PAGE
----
These insights allow managers to conduct evaluations more efficiently, reward great employees, and retrain or discipline employees appropriately.

Procedures for disciplinary action

A well-crafted absenteeism policy includes written procedures for progressive disciplinary action.

Both managers and employees have distinct responsibilities during disciplinary discussions. Managers and human resources personnel must provide verbal and written warnings according to company policy.

Employees must sign each written document to signal that management advised them to avoid such warnings in the future and what might happen if the negative behavior continues.

A typical progression for disciplinary actions includes:

  • A first infraction where the manager issues a verbal warning

  • A second infraction is when leaders provide a written warning

  • A third infraction is when management invokes suspension without pay, demotion, or termination

Different infractions may demand different sanctions, so your company's absenteeism policy should provide clear disciplinary instructions for each type of policy violation.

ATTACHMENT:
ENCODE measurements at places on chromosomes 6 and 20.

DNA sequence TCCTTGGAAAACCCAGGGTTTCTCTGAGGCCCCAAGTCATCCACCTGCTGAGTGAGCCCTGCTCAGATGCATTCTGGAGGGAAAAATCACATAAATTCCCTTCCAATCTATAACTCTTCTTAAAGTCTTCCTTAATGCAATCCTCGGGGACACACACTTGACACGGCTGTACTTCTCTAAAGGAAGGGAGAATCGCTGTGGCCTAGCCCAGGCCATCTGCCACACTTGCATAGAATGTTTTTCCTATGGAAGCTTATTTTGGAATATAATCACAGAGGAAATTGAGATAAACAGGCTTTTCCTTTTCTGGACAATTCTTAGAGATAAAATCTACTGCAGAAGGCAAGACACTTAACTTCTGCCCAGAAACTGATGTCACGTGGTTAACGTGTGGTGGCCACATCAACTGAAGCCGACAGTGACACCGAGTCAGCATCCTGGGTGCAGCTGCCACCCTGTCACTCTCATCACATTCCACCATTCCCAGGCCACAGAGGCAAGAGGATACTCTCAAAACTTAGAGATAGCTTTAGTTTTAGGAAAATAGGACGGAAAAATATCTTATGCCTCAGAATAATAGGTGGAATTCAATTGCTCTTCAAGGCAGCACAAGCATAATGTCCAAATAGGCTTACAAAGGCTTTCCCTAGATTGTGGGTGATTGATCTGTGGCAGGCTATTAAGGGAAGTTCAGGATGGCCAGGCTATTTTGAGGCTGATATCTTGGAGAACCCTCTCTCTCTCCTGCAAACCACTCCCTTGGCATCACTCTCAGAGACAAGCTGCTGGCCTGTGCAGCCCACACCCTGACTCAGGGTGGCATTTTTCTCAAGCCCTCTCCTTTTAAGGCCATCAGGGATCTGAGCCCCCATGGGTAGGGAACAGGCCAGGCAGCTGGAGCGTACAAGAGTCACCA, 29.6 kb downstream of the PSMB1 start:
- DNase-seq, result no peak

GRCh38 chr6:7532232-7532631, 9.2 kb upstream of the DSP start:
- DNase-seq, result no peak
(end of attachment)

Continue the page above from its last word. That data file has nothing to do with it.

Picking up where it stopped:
An attendance policy template for written documentation helps management ensure that progressive discipline notices are consistent and fairly applied to all staff.

A manager reviews employee attendance notes

Procedures for employee recognition

Along with providing consistent disciplinary actions, it is essential to reward positive employee behavior.

Rather than just demanding employees avoid certain behaviors (such as tardiness), providing clear expectations will elevate morale. Some studies show that business productivity increases by 12% to more than 30% when team members are happy.

You can help create happy employees by defining a good attendance policy that rewards punctuality and consistent attendance.

A simple but effective reward program may look like this:

  • Identify goals and expectations and use a point system to track perfect attendance and timeliness